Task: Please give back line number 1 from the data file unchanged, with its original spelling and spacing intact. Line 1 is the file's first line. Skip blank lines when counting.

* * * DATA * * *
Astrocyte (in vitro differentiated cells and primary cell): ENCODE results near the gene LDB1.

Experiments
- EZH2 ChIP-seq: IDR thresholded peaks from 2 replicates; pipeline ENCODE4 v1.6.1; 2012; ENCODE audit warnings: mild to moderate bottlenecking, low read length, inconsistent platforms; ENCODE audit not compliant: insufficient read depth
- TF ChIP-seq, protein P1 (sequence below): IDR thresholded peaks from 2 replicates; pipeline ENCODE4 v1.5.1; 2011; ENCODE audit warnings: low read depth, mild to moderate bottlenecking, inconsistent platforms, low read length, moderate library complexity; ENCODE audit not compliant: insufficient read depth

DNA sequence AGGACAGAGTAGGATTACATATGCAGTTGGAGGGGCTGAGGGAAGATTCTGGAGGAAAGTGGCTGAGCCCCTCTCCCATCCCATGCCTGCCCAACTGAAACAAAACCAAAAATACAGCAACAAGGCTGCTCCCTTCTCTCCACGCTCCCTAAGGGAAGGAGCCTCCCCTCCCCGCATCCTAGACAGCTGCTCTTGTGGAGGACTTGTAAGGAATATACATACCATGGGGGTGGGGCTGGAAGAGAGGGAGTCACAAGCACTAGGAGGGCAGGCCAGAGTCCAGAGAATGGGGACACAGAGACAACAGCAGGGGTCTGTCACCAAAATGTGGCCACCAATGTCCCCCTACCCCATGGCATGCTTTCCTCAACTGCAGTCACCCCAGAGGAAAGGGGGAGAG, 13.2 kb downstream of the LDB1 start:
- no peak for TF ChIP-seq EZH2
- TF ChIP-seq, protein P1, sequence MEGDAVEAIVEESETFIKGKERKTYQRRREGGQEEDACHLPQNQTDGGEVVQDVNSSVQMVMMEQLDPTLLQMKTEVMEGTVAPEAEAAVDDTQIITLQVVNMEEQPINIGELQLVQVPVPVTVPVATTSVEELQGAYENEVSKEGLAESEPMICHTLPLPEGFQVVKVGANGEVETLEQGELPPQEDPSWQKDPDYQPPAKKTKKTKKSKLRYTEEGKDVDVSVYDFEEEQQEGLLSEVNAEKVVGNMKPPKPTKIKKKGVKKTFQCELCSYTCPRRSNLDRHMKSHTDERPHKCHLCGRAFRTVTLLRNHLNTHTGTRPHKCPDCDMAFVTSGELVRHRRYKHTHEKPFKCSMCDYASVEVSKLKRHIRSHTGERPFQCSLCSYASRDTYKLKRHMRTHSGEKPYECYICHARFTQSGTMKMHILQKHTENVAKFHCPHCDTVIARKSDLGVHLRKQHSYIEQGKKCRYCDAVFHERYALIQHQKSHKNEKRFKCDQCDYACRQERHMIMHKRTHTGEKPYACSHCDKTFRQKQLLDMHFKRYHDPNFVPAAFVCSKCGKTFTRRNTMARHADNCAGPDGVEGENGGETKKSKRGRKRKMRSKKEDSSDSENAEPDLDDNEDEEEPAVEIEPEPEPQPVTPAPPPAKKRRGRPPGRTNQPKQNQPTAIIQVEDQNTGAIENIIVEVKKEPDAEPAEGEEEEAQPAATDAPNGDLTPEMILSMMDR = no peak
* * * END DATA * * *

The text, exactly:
Astrocyte (in vitro differentiated cells and primary cell): ENCODE results near the gene LDB1.